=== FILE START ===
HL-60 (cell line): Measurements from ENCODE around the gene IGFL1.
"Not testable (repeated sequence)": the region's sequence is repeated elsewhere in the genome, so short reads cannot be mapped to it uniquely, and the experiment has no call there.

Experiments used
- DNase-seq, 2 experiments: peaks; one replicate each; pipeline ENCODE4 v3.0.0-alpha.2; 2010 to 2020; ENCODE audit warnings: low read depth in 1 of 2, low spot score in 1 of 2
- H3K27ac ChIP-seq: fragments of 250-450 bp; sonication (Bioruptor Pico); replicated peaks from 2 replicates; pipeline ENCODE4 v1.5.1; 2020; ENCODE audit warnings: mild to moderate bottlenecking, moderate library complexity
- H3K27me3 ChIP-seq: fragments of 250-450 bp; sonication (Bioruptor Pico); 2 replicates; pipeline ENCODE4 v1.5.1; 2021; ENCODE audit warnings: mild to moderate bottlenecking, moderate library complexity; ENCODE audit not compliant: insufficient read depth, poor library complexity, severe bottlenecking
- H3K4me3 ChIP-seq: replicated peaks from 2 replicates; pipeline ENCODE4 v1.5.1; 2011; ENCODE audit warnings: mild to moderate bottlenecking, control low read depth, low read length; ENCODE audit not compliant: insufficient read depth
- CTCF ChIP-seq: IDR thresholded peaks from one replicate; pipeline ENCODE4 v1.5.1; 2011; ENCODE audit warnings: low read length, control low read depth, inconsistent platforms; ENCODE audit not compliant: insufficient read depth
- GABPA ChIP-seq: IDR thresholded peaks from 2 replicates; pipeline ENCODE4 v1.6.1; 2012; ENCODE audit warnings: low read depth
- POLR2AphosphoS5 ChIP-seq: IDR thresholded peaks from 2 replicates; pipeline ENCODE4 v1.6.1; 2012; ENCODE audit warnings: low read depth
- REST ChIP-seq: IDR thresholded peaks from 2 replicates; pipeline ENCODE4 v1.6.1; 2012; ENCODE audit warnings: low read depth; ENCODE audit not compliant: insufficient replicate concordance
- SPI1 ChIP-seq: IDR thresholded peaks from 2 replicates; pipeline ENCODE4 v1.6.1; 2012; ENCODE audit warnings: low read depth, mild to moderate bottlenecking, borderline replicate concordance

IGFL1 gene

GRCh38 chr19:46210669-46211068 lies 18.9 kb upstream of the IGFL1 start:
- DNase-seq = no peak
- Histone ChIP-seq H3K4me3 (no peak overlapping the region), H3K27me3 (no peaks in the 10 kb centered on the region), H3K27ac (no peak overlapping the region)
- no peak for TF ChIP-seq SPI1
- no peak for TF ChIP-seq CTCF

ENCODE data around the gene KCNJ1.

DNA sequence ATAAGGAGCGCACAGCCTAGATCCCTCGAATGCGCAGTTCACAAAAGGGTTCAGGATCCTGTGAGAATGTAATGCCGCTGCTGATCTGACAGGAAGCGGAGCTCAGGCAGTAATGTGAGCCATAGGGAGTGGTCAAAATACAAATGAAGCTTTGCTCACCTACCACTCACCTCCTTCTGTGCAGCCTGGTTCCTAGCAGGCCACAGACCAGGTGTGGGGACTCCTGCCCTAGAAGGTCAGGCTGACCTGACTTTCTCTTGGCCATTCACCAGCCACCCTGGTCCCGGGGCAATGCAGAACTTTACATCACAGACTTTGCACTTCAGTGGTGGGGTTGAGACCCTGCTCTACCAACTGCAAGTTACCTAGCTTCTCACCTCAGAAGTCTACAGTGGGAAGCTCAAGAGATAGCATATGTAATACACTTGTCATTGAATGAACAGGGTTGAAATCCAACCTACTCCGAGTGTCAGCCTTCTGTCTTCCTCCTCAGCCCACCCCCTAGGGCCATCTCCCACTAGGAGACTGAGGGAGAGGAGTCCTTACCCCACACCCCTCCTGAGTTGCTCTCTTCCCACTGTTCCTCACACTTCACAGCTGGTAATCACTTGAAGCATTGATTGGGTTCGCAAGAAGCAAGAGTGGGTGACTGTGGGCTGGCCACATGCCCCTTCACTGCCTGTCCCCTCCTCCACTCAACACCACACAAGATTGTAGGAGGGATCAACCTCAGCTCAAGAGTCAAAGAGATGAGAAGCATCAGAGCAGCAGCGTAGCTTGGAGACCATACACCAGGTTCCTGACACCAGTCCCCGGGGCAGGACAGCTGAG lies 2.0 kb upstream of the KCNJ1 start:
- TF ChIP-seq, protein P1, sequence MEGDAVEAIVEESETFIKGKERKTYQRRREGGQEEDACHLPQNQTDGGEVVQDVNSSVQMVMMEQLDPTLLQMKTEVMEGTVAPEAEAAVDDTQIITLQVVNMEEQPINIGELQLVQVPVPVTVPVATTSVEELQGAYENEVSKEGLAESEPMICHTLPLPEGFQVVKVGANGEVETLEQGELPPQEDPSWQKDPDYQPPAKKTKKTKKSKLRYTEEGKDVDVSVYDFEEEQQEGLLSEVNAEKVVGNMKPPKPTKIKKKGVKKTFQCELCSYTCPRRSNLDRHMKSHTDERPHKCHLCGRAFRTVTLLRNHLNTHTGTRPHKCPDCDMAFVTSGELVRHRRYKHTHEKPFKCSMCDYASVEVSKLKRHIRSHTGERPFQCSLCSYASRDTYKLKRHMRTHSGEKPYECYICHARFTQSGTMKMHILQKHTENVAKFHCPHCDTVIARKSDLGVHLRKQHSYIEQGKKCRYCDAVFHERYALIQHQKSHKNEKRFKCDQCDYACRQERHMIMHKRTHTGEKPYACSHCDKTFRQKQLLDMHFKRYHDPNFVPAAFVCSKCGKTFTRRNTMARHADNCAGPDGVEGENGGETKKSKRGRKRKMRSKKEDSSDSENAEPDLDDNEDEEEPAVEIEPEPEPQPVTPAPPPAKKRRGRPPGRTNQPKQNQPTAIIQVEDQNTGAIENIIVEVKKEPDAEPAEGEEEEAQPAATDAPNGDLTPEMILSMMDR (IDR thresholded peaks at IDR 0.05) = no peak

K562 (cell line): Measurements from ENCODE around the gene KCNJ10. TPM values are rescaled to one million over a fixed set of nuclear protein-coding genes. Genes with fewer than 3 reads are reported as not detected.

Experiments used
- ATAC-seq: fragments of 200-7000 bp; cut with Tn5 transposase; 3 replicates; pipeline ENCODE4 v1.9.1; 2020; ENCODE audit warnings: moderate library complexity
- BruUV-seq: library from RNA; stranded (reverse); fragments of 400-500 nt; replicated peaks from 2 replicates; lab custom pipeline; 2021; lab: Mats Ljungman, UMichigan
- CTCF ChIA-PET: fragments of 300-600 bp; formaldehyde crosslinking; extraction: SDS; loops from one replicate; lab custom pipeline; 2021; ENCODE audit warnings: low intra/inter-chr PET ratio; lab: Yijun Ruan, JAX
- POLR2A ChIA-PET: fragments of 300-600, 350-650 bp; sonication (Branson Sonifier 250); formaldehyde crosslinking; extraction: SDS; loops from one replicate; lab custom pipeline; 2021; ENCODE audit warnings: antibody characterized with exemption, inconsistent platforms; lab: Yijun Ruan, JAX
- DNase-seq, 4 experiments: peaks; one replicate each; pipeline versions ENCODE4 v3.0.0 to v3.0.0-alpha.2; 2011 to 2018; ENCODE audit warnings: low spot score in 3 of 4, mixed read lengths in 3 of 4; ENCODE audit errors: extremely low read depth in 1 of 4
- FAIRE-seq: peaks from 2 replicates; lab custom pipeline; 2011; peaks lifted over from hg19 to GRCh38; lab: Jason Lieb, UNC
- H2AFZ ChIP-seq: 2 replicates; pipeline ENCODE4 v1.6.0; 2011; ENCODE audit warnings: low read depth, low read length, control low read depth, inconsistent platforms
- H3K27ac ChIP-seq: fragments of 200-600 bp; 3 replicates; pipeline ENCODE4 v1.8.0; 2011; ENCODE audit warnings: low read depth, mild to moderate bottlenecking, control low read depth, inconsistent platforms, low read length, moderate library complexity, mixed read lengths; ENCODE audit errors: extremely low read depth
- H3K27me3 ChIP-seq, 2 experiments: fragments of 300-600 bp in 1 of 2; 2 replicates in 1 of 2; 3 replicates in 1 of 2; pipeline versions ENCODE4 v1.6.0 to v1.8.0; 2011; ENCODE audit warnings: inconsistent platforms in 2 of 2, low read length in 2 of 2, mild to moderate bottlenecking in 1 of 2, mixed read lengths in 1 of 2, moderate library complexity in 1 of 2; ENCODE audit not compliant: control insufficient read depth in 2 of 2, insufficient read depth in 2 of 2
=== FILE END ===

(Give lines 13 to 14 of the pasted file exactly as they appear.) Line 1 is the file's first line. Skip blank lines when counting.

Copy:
IGFL1 gene

GRCh38 chr19:46210669-46211068 lies 18.9 kb upstream of the IGFL1 start: